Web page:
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Putin, In Annual Address, Denounces Foreign Meddling


Putin Denounces 'Foreign Meddling'
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WATCH: Putin Denounces 'Foreign Meddling'

Russian President Vladimir Putin, in his annual address to parliament, has warned against outsiders interfering with Russia's internal affairs.

The address to the Federal Assembly was Putin's first such speech since he began a third term as president in May.

"Direct or indirect meddling in our internal political processes is unacceptable," Putin said. "A public figure who receives foreign funding for his or her political activity and thus most probably serves foreign national interests cannot be a politician in the Russian Federation."

Following four years as prime minister, Putin was reelected to a new six-year term in March despite a wave of protests.

His return to office has been accompanied by a crackdown on dissent. Scores of opposition activists have been arrested. Laws have been introduced imposing heavy fines on protesters and restrictions on civil society groups.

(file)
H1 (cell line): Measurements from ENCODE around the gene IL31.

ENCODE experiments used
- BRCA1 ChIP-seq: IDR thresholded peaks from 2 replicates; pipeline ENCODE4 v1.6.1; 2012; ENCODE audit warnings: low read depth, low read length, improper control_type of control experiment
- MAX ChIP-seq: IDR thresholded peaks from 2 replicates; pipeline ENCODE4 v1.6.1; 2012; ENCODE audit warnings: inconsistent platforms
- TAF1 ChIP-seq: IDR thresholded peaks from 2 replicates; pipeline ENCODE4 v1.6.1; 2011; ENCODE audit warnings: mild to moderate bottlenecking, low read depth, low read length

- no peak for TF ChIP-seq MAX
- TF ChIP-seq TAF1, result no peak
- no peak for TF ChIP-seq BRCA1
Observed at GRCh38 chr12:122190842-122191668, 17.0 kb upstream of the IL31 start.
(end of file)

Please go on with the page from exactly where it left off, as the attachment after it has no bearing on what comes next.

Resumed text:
In the December 12 address, Putin spoke of the need to preserve the Russian "national and spiritual identity."

He said the fall in population growth is one of the biggest threats Russia faces.

In his 80-minute nationally televised speech, Putin warned against extremism and said authorities will not allow "closed ethnic enclaves" with their own rules and laws in Russia.

"Unity, integrity, and sovereignty of Russia are unconditional," Putin said. "Any manifestations of separatism or nationalism ought to be completely banished from political agenda."

Putin also said migration rules, including entry rules for nationals of former Soviet republics, should be tightened.

"I consider that no later than 2015, only foreign passport holders should be allowed entry to Russia -- not those with internal passports of other countries," Putin said.

He also promised tougher efforts to tackle corruption and address other social problems.

Putin has been in power since 2000, serving two terms as president followed by four years as prime minister before his reelection as president in March.

With reporting by ITAR-TASS, Interfax, and Reuters
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